When the blazing heat of summer fades to the coolness of fall, and again when the freezing winter temperatures warm to the sunny sixties of spring, I can count on getting a head cold.
What others tout as the best weeks of the year, I consistently dread as two of the bitterest weeks in the world of weather, mostly because they are two of the bitterest weeks in the world of Aurora’s immune system.
Sure enough, we had a shockingly beautiful weekend here where I live – sunny and sixty-five with a light breeze. So, naturally, I woke up on Sunday morning with a sore throat and a headache. I can just feel the head cold coming on, despite the gallons of water and green tea I’ve drunk all day, the 800 mg of vitamin C I’ve pushed and the steroid nasal spray I’ve snorted.
I’ve become an all-out druggie in the hopes of kicking this virus before it takes hold, but today at the office, I discovered that maybe it wouldn’t be so bad to stay sick for a few days after all.
I get rebuked all the time for not spending more time at the water cooler socializing with my coworkers. In my end-of-year reviews, I am always told that I need to actually care what Sharon planted in her garden this weekend or how Donald’s football team did in their playoff game.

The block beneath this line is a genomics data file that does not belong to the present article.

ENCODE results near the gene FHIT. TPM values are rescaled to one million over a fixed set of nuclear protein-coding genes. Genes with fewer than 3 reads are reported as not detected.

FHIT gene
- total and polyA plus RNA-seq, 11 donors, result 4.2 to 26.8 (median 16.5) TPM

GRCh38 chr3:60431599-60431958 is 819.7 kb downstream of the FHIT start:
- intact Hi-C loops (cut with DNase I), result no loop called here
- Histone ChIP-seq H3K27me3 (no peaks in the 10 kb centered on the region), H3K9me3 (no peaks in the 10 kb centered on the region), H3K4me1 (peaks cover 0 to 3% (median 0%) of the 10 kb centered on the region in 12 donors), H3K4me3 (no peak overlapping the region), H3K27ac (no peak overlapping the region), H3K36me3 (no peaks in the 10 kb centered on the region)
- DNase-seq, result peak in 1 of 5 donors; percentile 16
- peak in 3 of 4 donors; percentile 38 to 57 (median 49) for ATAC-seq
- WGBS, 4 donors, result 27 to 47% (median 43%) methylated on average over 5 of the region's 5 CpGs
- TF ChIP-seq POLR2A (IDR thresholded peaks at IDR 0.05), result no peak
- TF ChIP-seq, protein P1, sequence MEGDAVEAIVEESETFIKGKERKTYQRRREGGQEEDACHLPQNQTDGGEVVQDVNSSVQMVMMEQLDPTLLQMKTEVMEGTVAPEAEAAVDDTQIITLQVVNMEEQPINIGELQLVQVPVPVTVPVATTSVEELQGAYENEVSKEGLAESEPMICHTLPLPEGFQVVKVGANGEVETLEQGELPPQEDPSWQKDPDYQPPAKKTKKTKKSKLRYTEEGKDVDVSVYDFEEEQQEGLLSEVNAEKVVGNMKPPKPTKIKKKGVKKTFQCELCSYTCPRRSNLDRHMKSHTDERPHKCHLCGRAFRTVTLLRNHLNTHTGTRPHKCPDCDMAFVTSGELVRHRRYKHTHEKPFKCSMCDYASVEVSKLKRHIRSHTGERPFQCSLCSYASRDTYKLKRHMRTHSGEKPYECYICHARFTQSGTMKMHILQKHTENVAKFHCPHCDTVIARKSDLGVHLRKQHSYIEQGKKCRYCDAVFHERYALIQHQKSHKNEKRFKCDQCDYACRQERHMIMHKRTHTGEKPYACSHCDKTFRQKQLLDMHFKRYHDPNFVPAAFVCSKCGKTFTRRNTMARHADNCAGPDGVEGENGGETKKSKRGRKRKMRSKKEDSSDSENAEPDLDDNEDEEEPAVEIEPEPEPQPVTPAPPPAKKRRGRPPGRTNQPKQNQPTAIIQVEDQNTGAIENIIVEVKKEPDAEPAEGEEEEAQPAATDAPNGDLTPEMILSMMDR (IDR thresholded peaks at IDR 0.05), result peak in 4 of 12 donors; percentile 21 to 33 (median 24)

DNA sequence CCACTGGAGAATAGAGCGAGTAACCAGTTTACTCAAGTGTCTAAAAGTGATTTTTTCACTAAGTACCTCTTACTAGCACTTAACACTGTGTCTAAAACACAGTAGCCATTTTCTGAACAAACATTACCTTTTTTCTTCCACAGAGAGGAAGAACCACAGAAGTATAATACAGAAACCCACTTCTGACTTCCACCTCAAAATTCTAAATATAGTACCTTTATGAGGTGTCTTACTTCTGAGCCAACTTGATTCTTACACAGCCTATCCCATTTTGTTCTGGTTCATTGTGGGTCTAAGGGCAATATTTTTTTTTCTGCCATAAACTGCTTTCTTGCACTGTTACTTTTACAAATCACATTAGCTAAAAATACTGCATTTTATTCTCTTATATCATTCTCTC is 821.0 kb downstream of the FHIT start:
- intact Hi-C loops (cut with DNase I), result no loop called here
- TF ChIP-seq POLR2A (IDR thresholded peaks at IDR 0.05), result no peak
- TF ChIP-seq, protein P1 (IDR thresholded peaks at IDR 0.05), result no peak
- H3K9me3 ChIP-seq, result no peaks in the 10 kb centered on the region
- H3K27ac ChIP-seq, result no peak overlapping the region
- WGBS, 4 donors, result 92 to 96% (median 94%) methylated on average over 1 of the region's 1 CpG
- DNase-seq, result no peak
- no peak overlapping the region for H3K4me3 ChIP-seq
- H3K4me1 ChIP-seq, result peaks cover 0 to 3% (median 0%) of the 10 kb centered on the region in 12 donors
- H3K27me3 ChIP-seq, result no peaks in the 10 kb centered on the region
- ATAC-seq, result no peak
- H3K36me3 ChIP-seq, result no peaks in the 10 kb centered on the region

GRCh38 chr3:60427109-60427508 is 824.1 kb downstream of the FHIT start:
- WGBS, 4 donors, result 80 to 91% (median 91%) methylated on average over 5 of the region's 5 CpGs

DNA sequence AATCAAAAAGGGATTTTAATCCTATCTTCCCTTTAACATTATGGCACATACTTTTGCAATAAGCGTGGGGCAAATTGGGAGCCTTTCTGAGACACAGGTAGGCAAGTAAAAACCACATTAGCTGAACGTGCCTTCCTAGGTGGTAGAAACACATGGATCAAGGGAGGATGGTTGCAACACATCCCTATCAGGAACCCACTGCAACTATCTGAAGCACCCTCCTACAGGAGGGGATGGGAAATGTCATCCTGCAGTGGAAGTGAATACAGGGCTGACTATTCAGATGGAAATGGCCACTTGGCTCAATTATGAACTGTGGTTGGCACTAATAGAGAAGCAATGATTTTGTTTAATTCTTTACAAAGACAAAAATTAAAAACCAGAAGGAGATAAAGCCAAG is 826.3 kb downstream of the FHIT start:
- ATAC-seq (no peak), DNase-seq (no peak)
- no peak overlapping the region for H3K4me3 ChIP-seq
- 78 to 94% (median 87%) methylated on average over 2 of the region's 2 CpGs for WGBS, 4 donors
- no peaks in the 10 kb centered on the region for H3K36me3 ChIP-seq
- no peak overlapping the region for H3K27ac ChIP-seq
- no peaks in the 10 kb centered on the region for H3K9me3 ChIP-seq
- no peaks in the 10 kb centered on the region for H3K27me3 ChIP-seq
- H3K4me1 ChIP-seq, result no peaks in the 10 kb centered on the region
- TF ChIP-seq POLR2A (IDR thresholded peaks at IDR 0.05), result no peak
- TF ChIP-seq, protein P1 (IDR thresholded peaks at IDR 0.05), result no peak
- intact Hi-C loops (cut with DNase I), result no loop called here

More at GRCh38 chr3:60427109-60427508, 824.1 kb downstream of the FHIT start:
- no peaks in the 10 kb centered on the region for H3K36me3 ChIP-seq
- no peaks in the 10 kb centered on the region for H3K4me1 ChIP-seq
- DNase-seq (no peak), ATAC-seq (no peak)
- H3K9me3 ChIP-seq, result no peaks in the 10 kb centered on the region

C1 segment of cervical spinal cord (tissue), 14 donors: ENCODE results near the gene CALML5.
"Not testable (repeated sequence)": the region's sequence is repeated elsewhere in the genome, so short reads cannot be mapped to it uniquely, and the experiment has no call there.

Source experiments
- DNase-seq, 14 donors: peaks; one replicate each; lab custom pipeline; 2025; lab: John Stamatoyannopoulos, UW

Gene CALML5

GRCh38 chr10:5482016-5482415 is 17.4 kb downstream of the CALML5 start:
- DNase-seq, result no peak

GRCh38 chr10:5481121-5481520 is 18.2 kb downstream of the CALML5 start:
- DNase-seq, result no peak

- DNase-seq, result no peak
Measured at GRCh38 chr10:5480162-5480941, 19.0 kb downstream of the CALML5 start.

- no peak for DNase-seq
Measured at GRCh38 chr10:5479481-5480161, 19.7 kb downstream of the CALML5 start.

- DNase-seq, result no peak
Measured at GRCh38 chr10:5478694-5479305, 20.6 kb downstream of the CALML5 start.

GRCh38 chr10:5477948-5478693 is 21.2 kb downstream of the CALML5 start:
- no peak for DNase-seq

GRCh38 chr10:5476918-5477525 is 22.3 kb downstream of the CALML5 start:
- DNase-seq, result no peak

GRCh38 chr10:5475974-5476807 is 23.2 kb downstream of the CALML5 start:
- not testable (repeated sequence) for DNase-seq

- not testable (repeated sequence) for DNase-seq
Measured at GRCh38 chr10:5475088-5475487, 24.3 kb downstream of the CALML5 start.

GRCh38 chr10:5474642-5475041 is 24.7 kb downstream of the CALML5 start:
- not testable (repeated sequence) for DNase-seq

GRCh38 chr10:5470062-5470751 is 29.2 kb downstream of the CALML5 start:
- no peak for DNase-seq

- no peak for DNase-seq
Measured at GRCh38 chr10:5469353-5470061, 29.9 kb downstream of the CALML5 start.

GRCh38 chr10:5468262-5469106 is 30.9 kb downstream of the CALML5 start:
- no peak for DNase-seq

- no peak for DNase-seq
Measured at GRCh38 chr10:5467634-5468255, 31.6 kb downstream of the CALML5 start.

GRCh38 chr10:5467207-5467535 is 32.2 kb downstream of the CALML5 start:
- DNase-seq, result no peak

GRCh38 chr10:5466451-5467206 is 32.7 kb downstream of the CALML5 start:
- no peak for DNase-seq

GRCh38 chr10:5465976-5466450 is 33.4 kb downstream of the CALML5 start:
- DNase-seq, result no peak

Even if listening to Gertrude’s twenty-minute dissertation on quilting techniques makes me want to claw my eyes out, I have been coached to at least pretend to take interest in my colleagues’ lives outside of work. Apparently productivity and efficiency mean nothing in the face of warm fuzzies and verbal petting.
Anyway, today when good ol’ Hank asked me about my weekend and I mentioned off hand that I spent all day Sunday feeling like I was coming down with a cold, he suddenly had to run off to a meeting. Surprised, I shrugged to myself, only to find (groan!) the ever-chatty Kathleen walking into the coffee area. She went on and on about her daughter’s work in Japan until I coughed and then suddenly *poof!* she was gone, too.
So I have discovered the silver lining to my seasonal sickness: I can play nicely with the other children, listening attentively to all of their adventurous tales of mediocrity for a full five seconds before coughing abruptly and watching them scurry away from me, fearful for their lives (or perhaps just their health).
It’s a win-win situation: They stay healthy, and I get to wander the hallways of the office in peace. Victory is mine.